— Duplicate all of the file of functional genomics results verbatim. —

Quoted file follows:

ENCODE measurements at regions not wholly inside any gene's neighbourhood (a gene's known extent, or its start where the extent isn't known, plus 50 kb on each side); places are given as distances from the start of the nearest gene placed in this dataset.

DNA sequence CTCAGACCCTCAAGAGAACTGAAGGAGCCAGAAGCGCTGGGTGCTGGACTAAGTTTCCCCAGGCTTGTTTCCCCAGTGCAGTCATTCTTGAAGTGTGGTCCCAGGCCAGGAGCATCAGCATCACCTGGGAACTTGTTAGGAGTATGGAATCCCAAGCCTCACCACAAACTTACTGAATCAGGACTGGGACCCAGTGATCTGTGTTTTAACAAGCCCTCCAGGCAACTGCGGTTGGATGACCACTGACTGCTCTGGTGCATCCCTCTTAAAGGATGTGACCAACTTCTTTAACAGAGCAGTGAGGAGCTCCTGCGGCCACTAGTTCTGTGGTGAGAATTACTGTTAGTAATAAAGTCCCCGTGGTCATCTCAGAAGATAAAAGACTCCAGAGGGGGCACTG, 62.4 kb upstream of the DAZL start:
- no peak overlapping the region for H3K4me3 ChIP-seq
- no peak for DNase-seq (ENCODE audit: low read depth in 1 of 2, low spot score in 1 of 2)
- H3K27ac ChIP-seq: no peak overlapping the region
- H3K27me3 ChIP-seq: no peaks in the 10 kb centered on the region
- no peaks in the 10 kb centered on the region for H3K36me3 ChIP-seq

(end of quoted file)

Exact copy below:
ENCODE measurements at regions not wholly inside any gene's neighbourhood (a gene's known extent, or its start where the extent isn't known, plus 50 kb on each side); places are given as distances from the start of the nearest gene placed in this dataset.

DNA sequence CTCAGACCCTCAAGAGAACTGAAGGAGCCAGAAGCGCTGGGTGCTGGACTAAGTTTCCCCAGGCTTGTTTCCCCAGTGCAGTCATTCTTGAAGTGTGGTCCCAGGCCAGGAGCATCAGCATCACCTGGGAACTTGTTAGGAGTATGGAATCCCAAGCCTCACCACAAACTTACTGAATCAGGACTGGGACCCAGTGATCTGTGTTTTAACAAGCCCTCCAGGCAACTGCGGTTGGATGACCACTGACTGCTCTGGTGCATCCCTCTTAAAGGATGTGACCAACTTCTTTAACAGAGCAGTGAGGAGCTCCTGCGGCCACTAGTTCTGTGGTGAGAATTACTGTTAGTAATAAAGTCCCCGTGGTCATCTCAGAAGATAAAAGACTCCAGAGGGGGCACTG, 62.4 kb upstream of the DAZL start:
- no peak overlapping the region for H3K4me3 ChIP-seq
- no peak for DNase-seq (ENCODE audit: low read depth in 1 of 2, low spot score in 1 of 2)
- H3K27ac ChIP-seq: no peak overlapping the region
- H3K27me3 ChIP-seq: no peaks in the 10 kb centered on the region
- no peaks in the 10 kb centered on the region for H3K36me3 ChIP-seq